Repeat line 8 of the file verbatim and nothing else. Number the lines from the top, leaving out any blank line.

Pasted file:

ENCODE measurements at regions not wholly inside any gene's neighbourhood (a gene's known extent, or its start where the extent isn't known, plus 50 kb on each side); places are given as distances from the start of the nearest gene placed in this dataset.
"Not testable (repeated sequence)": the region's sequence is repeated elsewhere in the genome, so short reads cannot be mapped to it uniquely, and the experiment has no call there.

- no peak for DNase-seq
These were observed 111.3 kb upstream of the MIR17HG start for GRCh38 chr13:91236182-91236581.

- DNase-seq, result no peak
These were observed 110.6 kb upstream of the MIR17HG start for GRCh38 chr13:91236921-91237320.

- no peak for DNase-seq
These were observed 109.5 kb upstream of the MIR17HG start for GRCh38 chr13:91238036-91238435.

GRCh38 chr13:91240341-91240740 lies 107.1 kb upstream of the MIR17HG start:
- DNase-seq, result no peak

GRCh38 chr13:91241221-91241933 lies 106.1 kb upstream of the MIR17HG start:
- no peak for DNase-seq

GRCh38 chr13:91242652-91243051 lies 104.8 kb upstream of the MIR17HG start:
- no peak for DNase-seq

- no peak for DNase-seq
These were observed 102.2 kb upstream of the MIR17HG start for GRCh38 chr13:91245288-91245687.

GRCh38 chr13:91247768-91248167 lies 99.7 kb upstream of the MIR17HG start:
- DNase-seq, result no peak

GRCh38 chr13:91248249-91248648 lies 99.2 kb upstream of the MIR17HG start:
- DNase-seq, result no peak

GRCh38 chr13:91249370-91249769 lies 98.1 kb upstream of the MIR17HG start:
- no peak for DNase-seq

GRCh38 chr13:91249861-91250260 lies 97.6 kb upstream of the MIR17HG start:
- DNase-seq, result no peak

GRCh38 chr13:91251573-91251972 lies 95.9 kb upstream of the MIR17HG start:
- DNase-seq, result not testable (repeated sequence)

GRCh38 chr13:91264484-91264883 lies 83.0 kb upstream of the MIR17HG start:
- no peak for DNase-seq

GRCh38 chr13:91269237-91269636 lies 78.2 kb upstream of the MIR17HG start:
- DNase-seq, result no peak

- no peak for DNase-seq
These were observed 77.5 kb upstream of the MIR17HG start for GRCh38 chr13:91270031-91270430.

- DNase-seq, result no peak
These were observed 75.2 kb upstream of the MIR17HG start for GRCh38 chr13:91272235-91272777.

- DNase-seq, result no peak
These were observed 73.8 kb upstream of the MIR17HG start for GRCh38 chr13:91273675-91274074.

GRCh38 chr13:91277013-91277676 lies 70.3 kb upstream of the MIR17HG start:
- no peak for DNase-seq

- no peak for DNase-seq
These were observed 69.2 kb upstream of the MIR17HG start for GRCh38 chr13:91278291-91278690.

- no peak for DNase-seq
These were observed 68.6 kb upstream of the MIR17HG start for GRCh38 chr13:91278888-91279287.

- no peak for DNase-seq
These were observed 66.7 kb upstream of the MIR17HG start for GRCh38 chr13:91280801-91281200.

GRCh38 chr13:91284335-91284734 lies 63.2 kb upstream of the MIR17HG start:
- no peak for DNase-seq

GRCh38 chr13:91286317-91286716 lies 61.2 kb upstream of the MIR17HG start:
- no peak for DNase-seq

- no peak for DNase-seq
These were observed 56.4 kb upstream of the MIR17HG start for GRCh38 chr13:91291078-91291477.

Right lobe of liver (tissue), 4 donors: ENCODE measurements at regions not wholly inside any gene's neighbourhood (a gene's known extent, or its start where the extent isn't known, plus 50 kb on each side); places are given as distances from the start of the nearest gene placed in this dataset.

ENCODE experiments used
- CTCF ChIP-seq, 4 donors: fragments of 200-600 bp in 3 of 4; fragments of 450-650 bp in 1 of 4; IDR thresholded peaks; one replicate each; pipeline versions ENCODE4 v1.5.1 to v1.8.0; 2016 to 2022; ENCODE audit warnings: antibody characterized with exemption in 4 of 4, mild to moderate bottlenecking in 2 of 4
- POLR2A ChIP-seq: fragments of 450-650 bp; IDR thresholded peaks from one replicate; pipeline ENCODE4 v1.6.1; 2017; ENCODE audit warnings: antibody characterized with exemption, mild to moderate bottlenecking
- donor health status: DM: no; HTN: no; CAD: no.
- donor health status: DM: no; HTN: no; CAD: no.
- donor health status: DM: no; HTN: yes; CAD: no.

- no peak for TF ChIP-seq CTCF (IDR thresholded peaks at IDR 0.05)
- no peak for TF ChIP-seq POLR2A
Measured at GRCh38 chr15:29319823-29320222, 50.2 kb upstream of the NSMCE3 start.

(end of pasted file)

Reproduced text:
These were observed 109.5 kb upstream of the MIR17HG start for GRCh38 chr13:91238036-91238435.